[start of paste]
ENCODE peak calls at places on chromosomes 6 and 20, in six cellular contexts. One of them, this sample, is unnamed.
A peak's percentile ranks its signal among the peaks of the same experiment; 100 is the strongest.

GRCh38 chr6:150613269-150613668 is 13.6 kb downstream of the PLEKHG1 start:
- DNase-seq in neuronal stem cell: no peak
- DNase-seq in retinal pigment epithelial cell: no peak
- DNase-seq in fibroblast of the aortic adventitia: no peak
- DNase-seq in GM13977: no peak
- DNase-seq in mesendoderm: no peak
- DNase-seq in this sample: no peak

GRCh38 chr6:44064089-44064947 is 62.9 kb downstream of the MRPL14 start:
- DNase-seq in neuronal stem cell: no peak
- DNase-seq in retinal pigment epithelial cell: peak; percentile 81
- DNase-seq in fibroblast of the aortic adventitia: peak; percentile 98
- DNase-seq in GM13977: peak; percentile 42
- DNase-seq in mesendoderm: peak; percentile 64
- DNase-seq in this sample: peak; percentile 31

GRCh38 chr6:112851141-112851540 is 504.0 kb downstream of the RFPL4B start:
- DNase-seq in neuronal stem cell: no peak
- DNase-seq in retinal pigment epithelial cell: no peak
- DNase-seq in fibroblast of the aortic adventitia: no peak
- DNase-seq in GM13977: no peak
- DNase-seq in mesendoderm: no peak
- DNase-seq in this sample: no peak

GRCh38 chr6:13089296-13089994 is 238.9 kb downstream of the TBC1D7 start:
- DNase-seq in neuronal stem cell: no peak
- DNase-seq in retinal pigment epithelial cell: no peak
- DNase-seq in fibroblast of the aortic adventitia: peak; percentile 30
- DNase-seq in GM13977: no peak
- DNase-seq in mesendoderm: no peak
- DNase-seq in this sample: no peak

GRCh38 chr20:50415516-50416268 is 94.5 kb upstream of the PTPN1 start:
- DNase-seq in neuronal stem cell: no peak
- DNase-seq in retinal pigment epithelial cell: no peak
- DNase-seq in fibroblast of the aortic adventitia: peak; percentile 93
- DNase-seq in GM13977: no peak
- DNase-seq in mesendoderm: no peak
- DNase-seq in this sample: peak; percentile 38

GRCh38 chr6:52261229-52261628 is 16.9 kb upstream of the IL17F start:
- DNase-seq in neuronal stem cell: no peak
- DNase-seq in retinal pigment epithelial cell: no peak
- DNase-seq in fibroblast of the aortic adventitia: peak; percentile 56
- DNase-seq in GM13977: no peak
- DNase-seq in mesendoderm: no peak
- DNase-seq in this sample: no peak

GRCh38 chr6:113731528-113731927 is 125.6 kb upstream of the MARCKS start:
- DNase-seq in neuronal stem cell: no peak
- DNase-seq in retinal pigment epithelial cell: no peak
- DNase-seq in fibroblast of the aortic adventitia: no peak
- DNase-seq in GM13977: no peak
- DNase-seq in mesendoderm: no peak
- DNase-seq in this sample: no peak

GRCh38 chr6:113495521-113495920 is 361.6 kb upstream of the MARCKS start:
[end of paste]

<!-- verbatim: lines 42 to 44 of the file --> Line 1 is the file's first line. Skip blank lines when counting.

- DNase-seq in GM13977: no peak
- DNase-seq in mesendoderm: no peak
- DNase-seq in this sample: no peak